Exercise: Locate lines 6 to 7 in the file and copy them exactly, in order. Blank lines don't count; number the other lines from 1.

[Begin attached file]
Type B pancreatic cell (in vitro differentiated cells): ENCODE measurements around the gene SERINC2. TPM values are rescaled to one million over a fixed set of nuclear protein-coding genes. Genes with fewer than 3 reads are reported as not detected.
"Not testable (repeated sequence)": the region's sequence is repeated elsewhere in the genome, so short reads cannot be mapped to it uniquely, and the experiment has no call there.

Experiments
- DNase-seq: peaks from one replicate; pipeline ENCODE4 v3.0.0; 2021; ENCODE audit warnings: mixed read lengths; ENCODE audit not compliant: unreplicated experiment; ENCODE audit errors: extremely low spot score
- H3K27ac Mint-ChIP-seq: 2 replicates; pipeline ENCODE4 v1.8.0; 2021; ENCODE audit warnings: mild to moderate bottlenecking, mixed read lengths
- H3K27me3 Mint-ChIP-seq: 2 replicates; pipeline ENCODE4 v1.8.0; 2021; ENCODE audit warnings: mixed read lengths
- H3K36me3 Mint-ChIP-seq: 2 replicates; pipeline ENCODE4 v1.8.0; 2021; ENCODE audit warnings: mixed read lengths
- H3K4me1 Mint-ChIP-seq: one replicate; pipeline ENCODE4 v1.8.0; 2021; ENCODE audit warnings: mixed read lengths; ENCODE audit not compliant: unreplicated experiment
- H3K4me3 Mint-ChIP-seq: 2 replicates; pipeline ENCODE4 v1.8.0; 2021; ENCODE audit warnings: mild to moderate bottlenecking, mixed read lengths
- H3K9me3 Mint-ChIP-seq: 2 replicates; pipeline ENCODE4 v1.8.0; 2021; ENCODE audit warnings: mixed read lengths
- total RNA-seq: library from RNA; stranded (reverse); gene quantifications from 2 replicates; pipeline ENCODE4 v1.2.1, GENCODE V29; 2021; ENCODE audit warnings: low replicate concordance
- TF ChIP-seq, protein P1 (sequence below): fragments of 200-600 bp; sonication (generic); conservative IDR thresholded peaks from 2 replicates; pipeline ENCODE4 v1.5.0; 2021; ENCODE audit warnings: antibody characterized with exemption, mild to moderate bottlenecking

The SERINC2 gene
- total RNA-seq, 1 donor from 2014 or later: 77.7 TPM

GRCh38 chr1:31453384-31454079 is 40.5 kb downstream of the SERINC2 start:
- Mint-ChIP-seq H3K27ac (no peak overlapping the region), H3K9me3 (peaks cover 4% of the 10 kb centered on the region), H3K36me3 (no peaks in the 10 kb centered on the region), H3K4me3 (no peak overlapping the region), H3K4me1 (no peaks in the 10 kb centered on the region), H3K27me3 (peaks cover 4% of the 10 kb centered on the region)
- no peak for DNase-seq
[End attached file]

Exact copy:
- H3K27me3 Mint-ChIP-seq: 2 replicates; pipeline ENCODE4 v1.8.0; 2021; ENCODE audit warnings: mixed read lengths
- H3K36me3 Mint-ChIP-seq: 2 replicates; pipeline ENCODE4 v1.8.0; 2021; ENCODE audit warnings: mixed read lengths